It’s a cool, misty morning when you land at Bole International Airport in Addis Ababa. You have to get to your hotel in the center of the city, but between you and a bed is eight kilometers of traffic the likes of which you have never seen before. How do you brave the journey? For years, the answer would probably be a Peugeot 404 or 504 taxi. No longer, it seems.

For decades, when you called or hailed a taxi in Ethiopia, you could count on a hardy Peugeot sedan rolling up. These cars put people from Dar Es Salaam to Djibouti and from Casablanca to Cape Town on the road, often with a cabbie behind the wheel. Peugeot sedans and wagons have carried families, livestock, crops and all manner of loads across Africa for decades.

A Peugeot 404 taxi in Harrar
Screenshot: Youtube

Ethiopia was no different. These Peugeots were THE choice for taxi drivers across the country, particularly in the eastern city of Harrar, where dry warm conditions were perfect for keeping the machines in working order.

Now though, the Guardian reports that the French sedans will soon see their last passengers and join Mexico City’s Beetles and New York’s Checkers at the great cab stand beyond the void.

But what’s changing now that’s causing Ethiopian cabbies to find a new ride? A lot, really. Ethiopia is growing and standards for all kinds of consumer goods, including cars, are increasing, and push is coming to shove, with many cabbies are finally giving up the cars they’ve lovingly kept on the road for longer than 50 years and for over a million kilometers in some cases, keeping the cars in shape with ingenuity that wouldn’t be out of place in Havana.

A Peugeot 404 taxi in Dire Dawa
Photo: Wikimedia Commons

Increased fuel prices disproportionately effect older vehicles with less efficient powertrains like these Peugeots, so drivers look for opportunities to replace their cars with something more efficient. Additionally, these cars require a lot of upkeep and in Ethiopia, where internet penetration is still less than 20%, the paper manuals that keep these cars in shape are becoming scarce.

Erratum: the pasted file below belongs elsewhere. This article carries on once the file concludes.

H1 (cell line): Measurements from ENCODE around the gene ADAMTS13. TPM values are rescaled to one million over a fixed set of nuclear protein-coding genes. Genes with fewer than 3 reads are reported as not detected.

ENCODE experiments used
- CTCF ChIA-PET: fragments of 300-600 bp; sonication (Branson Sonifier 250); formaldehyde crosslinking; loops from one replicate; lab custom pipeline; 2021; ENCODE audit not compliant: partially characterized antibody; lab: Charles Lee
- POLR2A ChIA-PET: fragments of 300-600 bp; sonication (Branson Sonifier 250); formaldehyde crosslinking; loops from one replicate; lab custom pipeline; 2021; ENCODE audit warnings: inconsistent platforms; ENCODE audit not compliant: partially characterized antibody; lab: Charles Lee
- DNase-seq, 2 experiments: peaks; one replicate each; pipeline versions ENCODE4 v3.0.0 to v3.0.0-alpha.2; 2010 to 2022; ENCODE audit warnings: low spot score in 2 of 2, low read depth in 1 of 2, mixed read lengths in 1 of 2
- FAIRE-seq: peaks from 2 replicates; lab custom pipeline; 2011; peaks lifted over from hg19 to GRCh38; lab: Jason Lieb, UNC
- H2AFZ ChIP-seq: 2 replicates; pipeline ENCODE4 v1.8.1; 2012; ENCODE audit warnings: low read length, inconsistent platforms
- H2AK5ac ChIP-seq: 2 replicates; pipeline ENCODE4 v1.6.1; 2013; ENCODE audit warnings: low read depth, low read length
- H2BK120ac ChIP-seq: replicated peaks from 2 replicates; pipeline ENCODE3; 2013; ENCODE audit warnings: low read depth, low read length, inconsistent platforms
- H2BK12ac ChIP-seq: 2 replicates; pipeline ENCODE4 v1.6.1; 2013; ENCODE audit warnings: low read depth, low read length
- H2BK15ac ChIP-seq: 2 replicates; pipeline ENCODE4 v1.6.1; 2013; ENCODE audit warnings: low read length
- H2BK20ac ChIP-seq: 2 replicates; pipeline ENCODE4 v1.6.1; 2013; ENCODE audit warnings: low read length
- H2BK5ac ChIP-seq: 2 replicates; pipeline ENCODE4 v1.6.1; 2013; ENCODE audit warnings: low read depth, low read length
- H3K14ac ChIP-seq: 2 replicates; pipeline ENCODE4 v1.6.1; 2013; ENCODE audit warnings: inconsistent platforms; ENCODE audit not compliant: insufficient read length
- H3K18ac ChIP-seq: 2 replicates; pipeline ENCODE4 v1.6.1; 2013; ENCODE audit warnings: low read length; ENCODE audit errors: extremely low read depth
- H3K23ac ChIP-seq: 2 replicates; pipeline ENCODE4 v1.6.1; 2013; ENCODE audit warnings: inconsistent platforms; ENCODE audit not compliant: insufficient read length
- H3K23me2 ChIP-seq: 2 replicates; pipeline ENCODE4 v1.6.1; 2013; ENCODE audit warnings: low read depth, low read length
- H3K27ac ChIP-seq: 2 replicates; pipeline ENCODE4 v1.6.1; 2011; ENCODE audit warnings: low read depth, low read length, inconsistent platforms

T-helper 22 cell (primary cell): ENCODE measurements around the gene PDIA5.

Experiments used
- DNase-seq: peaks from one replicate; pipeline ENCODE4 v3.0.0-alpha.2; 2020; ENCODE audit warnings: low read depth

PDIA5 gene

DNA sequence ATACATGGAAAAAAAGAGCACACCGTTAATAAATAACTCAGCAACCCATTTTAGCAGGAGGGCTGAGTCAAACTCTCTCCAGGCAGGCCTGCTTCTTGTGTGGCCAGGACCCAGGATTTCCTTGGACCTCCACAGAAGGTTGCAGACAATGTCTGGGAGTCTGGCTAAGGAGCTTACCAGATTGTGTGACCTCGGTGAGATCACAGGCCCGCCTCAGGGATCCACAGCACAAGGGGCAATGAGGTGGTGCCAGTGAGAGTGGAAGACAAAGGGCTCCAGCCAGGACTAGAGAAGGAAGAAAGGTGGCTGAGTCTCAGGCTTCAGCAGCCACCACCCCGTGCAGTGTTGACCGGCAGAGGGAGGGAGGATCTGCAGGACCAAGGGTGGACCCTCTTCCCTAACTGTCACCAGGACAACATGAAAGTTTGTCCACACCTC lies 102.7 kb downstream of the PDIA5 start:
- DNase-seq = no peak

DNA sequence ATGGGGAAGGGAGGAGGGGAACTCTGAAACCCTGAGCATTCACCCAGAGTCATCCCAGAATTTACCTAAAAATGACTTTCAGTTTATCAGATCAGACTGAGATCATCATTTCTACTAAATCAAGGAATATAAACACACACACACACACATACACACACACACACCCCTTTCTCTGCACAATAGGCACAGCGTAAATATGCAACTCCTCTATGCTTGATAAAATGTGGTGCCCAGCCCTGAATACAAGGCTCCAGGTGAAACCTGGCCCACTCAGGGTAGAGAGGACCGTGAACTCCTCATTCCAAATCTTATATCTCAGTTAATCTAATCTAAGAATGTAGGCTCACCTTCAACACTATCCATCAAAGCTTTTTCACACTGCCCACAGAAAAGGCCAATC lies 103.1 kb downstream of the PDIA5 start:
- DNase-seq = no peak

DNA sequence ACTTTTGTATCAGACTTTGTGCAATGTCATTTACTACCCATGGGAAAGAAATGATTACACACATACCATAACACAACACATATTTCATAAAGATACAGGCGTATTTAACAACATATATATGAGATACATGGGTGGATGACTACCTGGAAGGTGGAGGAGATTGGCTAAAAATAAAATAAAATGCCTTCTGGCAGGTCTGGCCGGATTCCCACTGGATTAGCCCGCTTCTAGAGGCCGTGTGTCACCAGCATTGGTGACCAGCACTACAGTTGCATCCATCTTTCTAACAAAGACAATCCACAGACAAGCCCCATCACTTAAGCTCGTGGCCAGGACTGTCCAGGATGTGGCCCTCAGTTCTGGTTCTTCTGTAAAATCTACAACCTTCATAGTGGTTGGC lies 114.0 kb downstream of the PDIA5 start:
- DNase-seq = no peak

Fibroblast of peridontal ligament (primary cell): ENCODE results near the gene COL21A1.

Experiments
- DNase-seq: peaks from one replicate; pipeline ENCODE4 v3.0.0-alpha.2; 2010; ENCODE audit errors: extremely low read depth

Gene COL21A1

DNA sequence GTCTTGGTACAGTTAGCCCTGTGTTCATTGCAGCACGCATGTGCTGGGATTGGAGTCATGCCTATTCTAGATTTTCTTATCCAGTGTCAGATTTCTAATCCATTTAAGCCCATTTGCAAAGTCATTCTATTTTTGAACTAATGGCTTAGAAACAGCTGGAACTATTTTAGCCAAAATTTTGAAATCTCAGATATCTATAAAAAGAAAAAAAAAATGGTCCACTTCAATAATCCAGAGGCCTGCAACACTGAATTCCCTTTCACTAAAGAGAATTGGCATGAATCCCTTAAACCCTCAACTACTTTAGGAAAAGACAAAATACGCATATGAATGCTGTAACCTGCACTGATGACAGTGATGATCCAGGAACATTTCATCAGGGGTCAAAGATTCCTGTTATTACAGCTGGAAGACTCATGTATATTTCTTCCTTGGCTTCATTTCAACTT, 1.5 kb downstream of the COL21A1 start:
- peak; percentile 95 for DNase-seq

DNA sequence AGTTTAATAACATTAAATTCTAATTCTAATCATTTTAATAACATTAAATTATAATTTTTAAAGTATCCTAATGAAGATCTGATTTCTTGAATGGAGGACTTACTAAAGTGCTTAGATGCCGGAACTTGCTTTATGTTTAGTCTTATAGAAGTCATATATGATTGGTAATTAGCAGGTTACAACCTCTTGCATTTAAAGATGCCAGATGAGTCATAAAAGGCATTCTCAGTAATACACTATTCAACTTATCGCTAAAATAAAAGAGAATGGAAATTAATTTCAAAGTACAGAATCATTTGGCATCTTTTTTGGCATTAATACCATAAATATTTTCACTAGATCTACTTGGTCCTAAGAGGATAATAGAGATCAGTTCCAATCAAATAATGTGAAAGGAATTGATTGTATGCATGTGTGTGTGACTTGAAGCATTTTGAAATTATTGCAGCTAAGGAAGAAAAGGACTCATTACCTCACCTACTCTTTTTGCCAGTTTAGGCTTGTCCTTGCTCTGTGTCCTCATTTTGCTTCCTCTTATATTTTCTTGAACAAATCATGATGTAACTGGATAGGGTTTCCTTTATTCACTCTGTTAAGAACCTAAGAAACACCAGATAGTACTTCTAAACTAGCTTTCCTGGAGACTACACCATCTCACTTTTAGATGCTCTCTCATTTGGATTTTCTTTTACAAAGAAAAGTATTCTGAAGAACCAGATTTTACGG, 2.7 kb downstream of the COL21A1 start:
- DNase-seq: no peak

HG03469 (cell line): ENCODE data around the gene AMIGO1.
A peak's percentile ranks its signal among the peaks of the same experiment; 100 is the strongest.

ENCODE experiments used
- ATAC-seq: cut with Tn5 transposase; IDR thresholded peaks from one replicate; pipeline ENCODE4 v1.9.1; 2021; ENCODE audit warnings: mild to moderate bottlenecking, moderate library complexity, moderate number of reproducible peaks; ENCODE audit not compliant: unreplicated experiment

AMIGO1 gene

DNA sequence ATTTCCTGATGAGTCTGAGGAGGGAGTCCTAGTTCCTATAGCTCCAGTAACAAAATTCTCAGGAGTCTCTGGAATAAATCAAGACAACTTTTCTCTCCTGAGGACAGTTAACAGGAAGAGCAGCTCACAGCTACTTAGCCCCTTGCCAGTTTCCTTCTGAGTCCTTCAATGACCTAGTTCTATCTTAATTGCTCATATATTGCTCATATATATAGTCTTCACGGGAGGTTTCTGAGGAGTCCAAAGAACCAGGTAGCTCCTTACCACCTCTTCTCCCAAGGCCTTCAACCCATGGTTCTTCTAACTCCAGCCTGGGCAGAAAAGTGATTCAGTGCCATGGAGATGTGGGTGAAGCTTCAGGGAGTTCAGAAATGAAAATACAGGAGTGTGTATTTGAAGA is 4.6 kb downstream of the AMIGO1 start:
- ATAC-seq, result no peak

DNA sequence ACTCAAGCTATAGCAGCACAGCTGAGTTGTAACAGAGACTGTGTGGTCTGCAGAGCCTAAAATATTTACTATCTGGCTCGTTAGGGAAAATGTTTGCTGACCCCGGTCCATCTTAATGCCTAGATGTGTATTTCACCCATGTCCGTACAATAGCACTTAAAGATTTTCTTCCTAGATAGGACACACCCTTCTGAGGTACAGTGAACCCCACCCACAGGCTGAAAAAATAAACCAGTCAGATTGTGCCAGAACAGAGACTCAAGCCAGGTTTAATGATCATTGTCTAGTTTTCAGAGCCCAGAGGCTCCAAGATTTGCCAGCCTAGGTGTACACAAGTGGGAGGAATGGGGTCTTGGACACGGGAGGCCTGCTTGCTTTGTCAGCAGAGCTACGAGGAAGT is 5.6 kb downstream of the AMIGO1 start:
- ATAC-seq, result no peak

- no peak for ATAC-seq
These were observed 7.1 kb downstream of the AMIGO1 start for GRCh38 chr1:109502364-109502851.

But there is more putting pressure on these cars than just the price of gas and the availability of relevant literature. Ethiopia is in the midst of something of a growth-spurt right now and demand is changing. Over the decade between 2006/7 and 2016/17, the World Bank reports that the country of more than 100 million’s economy has experienced average annual growth in excess of 10%.

In the past, heavy import tariffs on cars kept drivers in their vehicles for far longer than in other countries. The tariffs are still in place, but with the growth of the economy, a domestic auto sector unaffected by these duties, including a new Hyundai plant as well as a number of factories assembling Chinese cars, is providing an alternative. Now, the Peugeots have to contend with more than just share taxi vans and Indian-built tuk-tuks for competition. They’re starting to get replaced outright.

A share taxi in Addis Ababa
Photo: Ryan Kilpatrick (Flickr)

Of course, as the economy grows in this day and age, some of the other pressure on traditional modes of transportation like taxis is coming from elsewhere. While the Guardian does report that unreliable internet and the low penetration described above have limited the proliferation of ride-sharing and ride-hailing platforms in the country, a number of projects are offering up more traditional public transportation alternatives.

A Light Rail Vehicle in Addis Ababa
Photo: Wikimedia Commons

For example, Addis Ababa’s light rail system opened in 2015, providing an alternative to road transport in the city of 4 million’s congested center. Built with Chinese expertise (and capital), Der Spiegel reports that the system transports up to 150,000 riders each day, drastically changing the city’s transportation norms, which had been restricted to cabs, share taxis and buses until the system opened.


Still, the system’s success has been a challenge as well. Manufacturing defects and capacity issues take trains out of service on the line as built and the system still does not cover much of the city, so the taxis of Addis Ababa remain a crucial part of the transportation system.

For Peugeot, that could be a blessing. PSA, the brand’s parent company, regards the African market as one of three of the brand’s core foci, along with the South American and European markets. The company plans to sell more than 6 million cars annually in the region by 2025 and to introduce more than 20 new models for the market in the next two years. With that kind of dedication, it seems that Peugeot’s 404s and 405s might be on their way out, but the famous lion badge isn’t going anywhere from Ethiopia any time soon.

Max Finkel is a Weekend Contributor at Jalopnik.

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